Training for the highest levels of a sport requires fine-tuning of muscle memory, but this is often a visual game, with athletes watching high-speed video of themselves and their competitors to nail down the right moves. So impaired vision can be a major obstacle.
The same touchy engineers who gave us the first peelable epidermal electronics last year have a new virtual tactile system: Smart fingers, which could someday bring a real sense of touch to telepresence applications.
A new wireless glove that can teach piano lessons could help people with spinal cord injuries regain some motor control, according to researchers at Georgia Tech. The fingerless gloves buzz to indicate which piano keys to play, and people who used it in a study experienced improved sensation in their fingers.
GPS devices are great, but sometimes I want to throw mine out the window. There’s something so obnoxious about the Garmin voice, especially when you disregard its navigation choice and it tells you it’s “reCALCulating” in that disapproving tone. A new haptic steering wheel concept would be so much friendlier! Instead of smarmy commentary, the wheel simply vibrates to tell you which way to turn.
Sometimes, when I'm occupied or just don't feel like answering it, I ignore my phone. Sorry, but I don't always have time for a telemarketer or whatever. Now Nokia wants to make this physically impossible by patenting an electronic tattoo that would vibrate, on your body, whenever someone calls. It would work like a body-based caller ID system, vibrating in a specific pattern according to the caller or the type of message.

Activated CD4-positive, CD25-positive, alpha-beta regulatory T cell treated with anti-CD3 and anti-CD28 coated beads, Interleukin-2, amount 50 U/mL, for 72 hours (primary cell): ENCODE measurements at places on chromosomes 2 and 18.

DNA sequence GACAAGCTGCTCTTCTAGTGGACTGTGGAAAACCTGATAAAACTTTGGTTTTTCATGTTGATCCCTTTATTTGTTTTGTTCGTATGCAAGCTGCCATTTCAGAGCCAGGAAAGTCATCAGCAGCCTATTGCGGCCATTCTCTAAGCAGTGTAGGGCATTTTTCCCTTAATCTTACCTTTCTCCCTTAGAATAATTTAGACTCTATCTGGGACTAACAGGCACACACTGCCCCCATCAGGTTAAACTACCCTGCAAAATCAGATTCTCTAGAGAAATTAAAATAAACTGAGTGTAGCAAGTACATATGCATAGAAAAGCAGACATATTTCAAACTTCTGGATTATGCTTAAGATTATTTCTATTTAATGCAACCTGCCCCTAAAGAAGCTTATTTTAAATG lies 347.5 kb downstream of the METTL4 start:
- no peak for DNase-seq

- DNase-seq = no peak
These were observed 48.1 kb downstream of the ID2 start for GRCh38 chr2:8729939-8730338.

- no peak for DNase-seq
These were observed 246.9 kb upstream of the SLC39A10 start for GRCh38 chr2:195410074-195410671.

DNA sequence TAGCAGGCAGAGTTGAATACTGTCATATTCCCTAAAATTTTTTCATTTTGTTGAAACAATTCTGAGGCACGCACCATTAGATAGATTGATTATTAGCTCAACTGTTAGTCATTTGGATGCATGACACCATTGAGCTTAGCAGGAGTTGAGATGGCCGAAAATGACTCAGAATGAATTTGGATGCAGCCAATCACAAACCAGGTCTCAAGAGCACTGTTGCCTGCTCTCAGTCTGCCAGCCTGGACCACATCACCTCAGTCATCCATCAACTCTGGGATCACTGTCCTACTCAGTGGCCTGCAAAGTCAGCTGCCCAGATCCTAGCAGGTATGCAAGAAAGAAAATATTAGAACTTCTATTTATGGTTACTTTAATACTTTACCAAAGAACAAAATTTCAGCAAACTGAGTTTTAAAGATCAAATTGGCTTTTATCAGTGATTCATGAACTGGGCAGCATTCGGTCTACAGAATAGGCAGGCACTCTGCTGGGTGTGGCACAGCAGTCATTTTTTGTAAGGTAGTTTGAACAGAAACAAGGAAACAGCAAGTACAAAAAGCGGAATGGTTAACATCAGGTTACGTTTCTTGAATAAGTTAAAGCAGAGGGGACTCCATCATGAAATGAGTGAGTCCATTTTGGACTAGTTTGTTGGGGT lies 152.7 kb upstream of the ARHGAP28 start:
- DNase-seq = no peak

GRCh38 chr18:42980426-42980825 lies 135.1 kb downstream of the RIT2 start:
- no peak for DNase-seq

Guide dogs are great, but vision-impaired people sometimes need to find their own way through complex environments. Instead of checking for obstacles with a trademark white stick, inventor Steve Hoefer has another idea: Use wrist-mounted sonar.
Tired of seeing 3-D renderings of objects on your screen and being unable to grab and fondle them? Just slip your fingers into the firm grip of Japanese haptics robot HIRO III. Driven by 15 independent motors, its black phalanges provide real-time force feedback to your hand, precisely simulating the weight and contour of virtual 3-D objects -- a pretty wild paradigmatic leap forward in interface technology!
Enough has been written about BMW's iDrive to fill a 1,000-page driver's manual. Then again, iDrive owners need a 1,000-page manual to figure out how to use it. Credit Audi for succeeding where the vaunted Bavarian firm failed. After a week driving Audi's new 2004 A8, we can report that the carmaker has created an electronic driver-car interface that is genuinely intuitive. The iDrive was just too clever. The menus within menus, the complex haptic-feedback mouse/knob device, and the labyrinth of subsystems all made easy tasks like changing a radio setting far too complex.